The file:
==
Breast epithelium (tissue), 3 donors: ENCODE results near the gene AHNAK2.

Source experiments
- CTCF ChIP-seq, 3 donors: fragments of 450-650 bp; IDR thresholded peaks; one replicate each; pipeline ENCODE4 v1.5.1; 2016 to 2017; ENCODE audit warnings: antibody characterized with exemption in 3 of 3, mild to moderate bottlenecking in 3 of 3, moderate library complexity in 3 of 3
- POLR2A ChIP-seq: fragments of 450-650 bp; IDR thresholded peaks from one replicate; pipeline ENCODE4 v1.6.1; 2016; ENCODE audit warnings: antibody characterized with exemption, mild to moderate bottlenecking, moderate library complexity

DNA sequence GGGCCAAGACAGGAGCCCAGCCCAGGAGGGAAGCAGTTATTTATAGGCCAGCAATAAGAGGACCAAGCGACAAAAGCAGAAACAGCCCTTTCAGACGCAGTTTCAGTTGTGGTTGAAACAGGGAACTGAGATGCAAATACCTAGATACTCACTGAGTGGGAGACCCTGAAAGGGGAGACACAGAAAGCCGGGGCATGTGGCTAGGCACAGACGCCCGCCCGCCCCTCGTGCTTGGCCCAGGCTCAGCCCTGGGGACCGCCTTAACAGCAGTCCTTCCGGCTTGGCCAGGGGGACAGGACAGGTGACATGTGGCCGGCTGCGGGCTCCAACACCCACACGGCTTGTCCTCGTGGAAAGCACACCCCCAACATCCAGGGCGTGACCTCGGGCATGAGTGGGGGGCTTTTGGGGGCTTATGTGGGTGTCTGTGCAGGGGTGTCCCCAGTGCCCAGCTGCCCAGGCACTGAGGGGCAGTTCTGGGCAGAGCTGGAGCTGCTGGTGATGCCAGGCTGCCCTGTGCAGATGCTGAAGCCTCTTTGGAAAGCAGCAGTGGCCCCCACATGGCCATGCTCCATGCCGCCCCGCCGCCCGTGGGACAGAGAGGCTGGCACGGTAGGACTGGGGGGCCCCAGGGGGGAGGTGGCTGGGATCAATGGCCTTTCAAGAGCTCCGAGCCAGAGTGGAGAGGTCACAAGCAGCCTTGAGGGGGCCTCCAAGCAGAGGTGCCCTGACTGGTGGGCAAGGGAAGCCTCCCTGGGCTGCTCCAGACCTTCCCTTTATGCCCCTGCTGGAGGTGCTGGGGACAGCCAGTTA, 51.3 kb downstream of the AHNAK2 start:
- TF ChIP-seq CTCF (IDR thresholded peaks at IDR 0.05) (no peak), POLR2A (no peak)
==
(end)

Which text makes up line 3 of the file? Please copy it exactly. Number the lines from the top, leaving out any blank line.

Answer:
- CTCF ChIP-seq, 3 donors: fragments of 450-650 bp; IDR thresholded peaks; one replicate each; pipeline ENCODE4 v1.5.1; 2016 to 2017; ENCODE audit warnings: antibody characterized with exemption in 3 of 3, mild to moderate bottlenecking in 3 of 3, moderate library complexity in 3 of 3